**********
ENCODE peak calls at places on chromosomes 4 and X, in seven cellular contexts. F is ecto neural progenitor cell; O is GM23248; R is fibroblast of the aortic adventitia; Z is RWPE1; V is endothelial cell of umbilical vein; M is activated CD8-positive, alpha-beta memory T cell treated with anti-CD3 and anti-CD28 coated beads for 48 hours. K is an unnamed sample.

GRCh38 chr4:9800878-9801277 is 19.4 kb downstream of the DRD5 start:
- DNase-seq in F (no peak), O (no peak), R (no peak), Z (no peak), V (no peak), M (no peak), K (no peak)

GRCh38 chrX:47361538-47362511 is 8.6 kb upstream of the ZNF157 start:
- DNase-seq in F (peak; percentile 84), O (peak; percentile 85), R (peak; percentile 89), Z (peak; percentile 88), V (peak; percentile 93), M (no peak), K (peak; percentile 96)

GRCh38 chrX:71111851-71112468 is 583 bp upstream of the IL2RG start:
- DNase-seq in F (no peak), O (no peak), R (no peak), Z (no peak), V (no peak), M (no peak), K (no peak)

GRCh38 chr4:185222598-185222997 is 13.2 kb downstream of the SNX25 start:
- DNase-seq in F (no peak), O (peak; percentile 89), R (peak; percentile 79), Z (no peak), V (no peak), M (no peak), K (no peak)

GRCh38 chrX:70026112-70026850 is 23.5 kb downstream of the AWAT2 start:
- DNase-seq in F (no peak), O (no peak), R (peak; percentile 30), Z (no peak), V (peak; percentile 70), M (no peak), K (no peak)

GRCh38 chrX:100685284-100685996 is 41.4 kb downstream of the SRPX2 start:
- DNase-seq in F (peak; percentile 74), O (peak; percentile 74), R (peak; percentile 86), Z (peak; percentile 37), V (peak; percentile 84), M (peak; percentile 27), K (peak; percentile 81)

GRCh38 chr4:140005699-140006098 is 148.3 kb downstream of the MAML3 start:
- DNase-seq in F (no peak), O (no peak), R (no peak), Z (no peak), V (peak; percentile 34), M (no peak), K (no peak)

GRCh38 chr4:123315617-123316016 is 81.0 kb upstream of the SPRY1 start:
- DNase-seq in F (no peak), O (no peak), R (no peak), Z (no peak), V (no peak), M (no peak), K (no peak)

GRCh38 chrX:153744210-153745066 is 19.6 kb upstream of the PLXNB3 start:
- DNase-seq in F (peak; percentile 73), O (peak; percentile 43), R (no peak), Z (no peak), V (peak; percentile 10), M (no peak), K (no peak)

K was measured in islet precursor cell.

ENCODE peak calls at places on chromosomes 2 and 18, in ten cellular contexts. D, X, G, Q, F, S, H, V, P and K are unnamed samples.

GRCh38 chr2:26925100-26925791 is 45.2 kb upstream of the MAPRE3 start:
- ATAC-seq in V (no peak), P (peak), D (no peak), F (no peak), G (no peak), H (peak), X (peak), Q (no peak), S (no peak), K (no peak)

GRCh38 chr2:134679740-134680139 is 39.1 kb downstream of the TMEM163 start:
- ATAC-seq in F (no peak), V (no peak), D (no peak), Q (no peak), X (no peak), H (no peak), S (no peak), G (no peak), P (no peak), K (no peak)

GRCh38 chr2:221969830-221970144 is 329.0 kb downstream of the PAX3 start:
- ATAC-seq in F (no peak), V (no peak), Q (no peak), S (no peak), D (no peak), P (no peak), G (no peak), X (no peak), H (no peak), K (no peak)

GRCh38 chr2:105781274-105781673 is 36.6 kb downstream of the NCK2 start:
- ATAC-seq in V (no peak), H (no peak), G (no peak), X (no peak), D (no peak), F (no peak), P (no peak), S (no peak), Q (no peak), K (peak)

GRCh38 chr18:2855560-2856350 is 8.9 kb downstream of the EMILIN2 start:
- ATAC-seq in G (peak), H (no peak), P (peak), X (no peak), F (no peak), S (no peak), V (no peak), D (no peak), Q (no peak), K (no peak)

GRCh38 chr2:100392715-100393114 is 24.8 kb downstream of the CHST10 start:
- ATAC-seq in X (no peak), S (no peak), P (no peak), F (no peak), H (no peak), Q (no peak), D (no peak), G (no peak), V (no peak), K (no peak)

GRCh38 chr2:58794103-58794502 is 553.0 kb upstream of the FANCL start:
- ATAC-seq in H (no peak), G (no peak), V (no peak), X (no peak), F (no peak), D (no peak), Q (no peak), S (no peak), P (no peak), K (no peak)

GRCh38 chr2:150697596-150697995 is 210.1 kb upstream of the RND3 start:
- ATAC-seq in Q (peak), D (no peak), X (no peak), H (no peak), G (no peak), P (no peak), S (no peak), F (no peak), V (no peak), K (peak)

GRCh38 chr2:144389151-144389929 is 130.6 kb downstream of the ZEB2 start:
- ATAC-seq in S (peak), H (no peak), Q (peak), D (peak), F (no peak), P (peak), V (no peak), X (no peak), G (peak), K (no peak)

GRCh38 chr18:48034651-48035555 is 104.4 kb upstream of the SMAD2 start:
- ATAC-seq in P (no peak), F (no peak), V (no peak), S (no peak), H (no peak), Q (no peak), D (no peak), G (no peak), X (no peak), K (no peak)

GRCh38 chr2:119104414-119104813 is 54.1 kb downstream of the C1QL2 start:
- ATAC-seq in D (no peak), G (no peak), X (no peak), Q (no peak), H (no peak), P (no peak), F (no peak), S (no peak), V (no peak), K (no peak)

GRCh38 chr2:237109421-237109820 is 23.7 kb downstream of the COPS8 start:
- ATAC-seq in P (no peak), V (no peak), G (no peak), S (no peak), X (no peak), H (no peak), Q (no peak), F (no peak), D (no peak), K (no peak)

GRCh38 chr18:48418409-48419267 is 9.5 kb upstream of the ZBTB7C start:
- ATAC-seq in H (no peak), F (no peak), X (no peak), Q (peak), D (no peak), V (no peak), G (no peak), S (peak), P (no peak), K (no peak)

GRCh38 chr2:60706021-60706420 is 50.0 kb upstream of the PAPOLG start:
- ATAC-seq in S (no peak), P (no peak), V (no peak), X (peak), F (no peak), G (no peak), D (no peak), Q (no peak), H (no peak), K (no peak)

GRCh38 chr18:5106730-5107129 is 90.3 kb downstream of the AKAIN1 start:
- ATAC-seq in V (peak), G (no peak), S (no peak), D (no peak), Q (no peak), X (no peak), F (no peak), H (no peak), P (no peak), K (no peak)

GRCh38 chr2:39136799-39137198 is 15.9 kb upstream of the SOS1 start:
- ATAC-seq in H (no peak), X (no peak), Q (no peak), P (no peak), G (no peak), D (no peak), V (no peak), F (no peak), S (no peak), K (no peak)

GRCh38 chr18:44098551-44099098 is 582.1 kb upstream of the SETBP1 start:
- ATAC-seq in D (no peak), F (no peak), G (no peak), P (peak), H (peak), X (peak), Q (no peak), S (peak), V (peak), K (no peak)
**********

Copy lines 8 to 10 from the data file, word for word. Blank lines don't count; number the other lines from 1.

GRCh38 chr4:185222598-185222997 is 13.2 kb downstream of the SNX25 start:
- DNase-seq in F (no peak), O (peak; percentile 89), R (peak; percentile 79), Z (no peak), V (no peak), M (no peak), K (no peak)

GRCh38 chrX:70026112-70026850 is 23.5 kb downstream of the AWAT2 start: